Air Canada said Friday that ticket sales have started to take off following labour woes at the country's biggest airlines earlier this year.

Customer confidence was shaken in recent months after the airline's employees staged a number of illegal work stoppages, prompting frustrated passengers to scramble to find alternative arrangements.

"Our operations were disrupted by job action by a number of unionized employees, which resulted in a decline in bookings for travel originating in Canada in the immediate aftermath of these incidents," Calin Rovinescu, president and chief executive, said in a news release. "Since then, we have seen an improvement in advance booking trends."

The most recent disruption, which began on April 13, grounded about 10 per cent of its 660 mainline flights after a number of pilots called in sick. Pilots have grown frustrated with a number of issues including the length of time it is taking to ink a new labour agreement.

Earlier this week, Labour Minister Lisa Raitt appointed arbitrators in the disputes between Air Canada and two of its unions. The groups had been waiting for the minister to appoint the officials before resuming talks.

Raitt sent the matter to the Canada Industrial Relations Board last month preventing a strike by the workers or a lock out by the company.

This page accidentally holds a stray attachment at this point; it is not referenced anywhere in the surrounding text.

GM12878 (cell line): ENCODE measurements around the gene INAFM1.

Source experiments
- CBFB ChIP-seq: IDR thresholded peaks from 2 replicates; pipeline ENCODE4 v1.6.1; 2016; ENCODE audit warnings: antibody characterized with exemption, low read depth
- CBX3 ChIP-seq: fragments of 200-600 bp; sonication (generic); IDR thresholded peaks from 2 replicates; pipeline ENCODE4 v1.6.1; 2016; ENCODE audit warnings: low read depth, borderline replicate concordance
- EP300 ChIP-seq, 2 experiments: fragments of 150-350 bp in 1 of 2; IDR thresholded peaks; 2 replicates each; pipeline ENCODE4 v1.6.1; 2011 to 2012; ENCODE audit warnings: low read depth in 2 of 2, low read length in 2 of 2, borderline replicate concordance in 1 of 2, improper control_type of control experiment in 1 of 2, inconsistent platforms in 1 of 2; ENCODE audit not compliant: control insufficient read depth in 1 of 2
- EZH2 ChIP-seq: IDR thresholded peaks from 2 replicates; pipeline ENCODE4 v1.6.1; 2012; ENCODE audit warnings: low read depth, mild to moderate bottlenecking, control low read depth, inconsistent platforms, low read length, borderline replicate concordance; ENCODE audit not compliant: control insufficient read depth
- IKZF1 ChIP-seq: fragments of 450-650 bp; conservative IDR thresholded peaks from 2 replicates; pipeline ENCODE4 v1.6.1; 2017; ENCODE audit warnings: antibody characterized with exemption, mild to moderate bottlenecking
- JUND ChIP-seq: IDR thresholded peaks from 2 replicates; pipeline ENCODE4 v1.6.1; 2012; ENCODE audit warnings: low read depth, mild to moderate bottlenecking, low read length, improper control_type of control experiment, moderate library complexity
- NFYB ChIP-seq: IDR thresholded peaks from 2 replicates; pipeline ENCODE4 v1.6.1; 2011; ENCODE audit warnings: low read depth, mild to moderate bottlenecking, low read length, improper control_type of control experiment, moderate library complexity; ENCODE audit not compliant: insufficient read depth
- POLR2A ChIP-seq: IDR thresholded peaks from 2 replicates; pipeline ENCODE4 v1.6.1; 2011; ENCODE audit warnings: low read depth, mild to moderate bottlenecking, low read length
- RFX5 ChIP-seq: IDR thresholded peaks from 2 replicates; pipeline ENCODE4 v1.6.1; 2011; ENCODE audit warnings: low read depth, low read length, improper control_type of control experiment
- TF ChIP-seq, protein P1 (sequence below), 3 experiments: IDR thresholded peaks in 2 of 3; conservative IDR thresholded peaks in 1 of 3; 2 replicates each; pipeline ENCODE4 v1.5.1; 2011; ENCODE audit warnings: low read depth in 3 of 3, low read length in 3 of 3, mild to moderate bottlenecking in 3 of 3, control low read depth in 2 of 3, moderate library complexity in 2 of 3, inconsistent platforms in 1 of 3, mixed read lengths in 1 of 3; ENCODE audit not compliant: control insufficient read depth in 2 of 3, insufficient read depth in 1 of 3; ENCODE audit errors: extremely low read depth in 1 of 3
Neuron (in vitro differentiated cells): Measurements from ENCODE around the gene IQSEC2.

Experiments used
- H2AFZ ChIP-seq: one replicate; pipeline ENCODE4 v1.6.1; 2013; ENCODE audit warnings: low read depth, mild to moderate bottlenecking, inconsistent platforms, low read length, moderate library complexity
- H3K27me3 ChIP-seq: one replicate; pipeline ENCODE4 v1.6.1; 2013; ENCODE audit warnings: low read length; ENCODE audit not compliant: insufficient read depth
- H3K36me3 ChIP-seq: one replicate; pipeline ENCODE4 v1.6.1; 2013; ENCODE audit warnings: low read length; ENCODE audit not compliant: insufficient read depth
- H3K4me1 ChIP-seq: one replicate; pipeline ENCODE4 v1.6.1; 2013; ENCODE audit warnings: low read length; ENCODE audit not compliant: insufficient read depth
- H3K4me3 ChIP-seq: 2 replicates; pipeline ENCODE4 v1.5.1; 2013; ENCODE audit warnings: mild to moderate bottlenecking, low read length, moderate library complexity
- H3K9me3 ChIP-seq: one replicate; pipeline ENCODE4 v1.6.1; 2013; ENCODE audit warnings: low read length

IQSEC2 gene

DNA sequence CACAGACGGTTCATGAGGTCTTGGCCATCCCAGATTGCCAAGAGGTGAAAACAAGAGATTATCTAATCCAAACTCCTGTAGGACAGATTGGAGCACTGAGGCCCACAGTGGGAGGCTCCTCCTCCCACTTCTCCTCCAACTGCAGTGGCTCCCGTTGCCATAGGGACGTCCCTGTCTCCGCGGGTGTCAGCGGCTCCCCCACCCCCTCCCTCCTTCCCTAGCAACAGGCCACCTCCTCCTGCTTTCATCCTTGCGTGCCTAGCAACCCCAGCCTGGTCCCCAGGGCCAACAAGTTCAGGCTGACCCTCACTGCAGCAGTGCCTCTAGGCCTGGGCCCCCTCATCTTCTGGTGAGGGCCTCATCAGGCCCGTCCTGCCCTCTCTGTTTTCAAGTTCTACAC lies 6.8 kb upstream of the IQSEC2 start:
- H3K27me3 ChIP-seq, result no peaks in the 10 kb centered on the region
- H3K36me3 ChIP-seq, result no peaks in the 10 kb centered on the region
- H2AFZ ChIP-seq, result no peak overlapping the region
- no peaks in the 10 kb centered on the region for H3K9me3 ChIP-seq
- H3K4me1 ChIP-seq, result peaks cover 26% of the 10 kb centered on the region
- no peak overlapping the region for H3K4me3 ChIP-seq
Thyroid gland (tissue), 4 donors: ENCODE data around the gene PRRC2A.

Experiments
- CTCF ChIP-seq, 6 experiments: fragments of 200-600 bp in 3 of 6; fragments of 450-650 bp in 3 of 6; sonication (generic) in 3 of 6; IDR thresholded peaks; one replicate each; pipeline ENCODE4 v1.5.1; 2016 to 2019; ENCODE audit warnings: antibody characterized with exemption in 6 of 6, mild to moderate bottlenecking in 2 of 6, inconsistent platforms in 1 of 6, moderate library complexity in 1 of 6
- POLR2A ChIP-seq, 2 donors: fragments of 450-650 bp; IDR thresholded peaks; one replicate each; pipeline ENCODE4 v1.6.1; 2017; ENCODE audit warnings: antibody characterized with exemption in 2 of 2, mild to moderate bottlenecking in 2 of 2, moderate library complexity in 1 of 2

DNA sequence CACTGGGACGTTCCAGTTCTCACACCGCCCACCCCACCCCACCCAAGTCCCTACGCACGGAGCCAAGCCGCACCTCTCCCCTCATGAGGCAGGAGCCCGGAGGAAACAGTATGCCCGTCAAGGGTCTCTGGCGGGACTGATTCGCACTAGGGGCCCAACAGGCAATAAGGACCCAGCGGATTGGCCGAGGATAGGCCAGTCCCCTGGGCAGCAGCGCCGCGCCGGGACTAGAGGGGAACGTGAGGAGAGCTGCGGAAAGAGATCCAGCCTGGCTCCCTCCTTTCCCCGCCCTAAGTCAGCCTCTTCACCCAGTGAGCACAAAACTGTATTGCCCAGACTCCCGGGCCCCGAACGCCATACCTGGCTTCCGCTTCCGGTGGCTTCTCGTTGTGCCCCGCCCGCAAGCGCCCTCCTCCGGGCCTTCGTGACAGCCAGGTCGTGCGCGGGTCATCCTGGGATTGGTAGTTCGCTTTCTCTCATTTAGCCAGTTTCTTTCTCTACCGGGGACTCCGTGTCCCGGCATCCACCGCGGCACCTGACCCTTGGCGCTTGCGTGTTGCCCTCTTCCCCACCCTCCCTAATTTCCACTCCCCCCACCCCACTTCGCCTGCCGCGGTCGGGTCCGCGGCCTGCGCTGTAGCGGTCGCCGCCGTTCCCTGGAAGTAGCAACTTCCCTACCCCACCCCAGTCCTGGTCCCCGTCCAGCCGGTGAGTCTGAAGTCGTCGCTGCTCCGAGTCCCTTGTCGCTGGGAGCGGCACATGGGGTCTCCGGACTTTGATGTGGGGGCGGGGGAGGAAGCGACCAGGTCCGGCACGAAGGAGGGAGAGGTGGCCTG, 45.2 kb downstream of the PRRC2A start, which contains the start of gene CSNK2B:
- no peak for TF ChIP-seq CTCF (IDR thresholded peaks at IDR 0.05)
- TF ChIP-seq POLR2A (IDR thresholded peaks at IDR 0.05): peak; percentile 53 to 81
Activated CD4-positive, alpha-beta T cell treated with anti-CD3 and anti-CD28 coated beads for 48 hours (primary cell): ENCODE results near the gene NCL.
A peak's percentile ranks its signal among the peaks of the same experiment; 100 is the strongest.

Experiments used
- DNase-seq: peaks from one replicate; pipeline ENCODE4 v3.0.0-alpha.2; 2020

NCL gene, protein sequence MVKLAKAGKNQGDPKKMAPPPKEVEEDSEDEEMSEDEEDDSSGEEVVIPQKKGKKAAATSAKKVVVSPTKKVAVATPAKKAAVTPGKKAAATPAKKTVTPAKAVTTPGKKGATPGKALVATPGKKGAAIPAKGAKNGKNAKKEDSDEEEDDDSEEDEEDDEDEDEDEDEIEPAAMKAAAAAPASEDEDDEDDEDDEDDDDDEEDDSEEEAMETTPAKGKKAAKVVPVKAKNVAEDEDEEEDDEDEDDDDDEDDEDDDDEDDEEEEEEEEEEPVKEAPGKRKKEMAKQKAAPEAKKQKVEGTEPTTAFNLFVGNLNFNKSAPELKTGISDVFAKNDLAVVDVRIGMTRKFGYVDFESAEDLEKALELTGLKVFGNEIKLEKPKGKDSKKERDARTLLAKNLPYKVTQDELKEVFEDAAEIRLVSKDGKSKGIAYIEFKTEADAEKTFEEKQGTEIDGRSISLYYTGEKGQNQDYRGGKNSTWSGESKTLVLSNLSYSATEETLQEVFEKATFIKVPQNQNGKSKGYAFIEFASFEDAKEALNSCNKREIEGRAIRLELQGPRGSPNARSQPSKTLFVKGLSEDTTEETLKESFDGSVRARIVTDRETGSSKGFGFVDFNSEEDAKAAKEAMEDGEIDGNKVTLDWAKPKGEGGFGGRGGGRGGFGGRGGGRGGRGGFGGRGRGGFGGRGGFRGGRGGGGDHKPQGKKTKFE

"We are focused on maintaining the confidence of our customers and on continuing to work with all stakeholders to ensure Air Canada is competitively positioned for sustainable, long-term growth," Rovinescu said.

Though the company has so far weathered the labour storm, the head of the beleaguered company said that it should not become complacent.

"Our brand is strong and resilient but we cannot take it for granted or our customers for granted, nor will we," CEO Calin Rovinescu said Friday after the airline reported deeper losses in the first quarter.

"Following this turbulent period we are focusing on achieving a climate of labour stability in restoring the confidence of our customers."

Rovinescu's confidence comes despite another troubling weak performance for the airline on the back of high fuel costs which saw a 20-per cent rise in fuel during the quarter compared with the same period a year earlier.

Air Canada reported a first-quarter net loss of $210 million, compared with a loss of $19 million for the same time a year earlier.

The wider loss came despite a five per cent rise in the key passenger revenue per available seat mile, a measure of the company's efficiency.